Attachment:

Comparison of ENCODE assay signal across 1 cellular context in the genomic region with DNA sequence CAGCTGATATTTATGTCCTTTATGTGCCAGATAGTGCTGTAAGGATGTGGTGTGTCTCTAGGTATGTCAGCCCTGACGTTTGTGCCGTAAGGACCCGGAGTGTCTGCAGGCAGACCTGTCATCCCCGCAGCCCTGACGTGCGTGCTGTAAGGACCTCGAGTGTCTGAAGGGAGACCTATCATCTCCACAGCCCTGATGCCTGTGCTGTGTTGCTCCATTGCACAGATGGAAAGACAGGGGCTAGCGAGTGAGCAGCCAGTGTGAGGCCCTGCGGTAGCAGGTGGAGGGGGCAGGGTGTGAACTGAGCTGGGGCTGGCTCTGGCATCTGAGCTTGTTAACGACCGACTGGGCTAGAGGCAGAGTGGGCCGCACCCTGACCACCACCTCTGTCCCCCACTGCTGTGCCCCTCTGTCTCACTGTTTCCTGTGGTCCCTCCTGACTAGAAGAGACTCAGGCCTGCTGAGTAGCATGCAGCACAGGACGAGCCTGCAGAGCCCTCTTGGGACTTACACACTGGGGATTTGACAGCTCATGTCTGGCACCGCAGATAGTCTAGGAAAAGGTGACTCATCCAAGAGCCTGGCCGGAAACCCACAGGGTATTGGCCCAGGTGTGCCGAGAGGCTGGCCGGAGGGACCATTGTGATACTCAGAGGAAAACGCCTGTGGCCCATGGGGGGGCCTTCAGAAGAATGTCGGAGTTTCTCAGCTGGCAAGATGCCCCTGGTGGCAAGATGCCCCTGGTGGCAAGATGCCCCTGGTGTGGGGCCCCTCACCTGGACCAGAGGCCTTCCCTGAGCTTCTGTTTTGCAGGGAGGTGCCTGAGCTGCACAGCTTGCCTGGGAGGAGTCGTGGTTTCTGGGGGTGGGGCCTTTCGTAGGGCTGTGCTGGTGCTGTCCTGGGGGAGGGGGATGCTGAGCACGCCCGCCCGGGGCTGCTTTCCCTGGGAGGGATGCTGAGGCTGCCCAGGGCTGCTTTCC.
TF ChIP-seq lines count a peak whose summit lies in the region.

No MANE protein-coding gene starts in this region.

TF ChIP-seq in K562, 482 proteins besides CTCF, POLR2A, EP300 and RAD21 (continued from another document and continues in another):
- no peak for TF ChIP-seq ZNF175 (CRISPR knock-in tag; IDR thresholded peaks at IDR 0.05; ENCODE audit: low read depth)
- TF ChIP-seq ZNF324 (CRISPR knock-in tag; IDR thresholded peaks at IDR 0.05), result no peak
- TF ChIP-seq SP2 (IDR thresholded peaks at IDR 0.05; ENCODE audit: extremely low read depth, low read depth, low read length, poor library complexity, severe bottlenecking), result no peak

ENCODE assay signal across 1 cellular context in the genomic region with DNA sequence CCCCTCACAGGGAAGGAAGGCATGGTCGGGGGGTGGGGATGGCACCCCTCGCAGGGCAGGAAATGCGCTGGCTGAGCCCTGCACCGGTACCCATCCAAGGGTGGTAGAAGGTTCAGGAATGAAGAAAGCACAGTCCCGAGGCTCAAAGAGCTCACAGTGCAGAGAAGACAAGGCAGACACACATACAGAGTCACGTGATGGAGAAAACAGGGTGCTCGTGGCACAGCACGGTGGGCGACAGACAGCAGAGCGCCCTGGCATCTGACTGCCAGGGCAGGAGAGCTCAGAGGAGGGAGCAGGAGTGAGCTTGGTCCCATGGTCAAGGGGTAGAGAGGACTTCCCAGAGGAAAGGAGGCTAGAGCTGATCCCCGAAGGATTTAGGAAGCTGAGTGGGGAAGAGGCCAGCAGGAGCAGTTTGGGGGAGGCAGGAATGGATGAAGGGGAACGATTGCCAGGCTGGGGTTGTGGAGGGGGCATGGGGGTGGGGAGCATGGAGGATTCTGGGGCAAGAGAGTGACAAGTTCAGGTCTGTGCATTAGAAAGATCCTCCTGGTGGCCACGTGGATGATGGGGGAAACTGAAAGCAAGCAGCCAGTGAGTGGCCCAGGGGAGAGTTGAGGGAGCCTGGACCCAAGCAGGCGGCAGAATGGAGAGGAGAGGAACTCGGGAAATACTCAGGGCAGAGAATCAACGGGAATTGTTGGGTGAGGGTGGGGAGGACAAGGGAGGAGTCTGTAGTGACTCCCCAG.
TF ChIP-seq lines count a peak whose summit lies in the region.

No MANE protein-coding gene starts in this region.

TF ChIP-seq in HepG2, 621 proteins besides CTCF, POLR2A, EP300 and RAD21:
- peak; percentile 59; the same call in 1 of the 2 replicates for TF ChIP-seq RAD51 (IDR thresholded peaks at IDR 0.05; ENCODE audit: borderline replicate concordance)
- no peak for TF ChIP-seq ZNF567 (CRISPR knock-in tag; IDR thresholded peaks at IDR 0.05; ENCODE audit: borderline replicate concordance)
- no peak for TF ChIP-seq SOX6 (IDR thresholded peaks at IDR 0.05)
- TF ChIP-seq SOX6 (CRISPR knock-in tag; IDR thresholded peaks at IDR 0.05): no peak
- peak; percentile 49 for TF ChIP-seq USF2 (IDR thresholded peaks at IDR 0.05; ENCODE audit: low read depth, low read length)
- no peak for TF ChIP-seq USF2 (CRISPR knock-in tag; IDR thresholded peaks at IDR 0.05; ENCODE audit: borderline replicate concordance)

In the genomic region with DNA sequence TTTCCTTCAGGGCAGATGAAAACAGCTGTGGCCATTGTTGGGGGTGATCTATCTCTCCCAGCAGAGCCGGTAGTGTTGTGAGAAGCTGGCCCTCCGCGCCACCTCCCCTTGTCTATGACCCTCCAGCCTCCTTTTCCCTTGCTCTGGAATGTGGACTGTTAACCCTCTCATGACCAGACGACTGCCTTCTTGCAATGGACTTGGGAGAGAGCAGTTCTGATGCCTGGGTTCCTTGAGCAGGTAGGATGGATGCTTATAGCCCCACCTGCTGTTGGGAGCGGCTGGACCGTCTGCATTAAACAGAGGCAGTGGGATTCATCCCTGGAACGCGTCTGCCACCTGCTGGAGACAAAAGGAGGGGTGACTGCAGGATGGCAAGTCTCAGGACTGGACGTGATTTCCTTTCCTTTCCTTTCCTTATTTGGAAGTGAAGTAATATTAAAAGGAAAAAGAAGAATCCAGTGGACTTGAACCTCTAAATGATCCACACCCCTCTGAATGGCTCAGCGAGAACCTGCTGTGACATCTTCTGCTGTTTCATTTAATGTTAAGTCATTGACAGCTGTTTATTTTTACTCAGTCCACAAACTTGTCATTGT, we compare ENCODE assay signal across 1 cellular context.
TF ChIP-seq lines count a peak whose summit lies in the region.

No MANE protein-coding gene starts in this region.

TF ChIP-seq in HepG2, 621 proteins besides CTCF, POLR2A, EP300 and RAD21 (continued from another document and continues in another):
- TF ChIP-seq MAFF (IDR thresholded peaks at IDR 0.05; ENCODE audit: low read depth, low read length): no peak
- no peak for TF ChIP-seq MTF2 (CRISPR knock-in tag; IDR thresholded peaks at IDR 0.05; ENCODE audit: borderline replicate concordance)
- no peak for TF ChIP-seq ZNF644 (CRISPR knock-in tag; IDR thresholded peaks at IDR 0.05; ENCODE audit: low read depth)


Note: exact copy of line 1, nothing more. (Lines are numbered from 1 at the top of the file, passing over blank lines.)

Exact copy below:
Comparison of ENCODE assay signal across 1 cellular context in the genomic region with DNA sequence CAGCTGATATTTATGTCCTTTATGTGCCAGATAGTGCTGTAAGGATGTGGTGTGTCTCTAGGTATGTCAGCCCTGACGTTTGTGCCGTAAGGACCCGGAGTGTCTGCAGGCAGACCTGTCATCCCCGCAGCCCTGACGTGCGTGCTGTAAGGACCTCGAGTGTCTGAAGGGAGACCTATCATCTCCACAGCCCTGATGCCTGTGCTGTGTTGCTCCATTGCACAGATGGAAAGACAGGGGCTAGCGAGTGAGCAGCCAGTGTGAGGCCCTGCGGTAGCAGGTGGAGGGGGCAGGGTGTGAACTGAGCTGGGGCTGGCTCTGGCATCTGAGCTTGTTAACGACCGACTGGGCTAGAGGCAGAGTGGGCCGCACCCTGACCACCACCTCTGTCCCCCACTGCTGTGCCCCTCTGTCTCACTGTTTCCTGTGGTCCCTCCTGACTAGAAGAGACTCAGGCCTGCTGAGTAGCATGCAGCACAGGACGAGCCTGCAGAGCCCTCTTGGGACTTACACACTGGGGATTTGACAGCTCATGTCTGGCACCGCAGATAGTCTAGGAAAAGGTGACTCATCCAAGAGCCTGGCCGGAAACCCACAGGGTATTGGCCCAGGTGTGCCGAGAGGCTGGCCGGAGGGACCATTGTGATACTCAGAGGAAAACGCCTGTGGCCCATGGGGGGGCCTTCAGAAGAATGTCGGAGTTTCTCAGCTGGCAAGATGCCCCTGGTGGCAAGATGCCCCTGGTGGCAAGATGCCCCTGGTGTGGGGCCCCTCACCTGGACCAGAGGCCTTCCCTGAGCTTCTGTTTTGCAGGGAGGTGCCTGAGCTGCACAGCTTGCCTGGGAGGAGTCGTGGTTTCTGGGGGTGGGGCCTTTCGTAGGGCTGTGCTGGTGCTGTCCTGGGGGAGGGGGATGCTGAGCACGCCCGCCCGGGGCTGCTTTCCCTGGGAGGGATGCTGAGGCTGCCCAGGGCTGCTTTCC.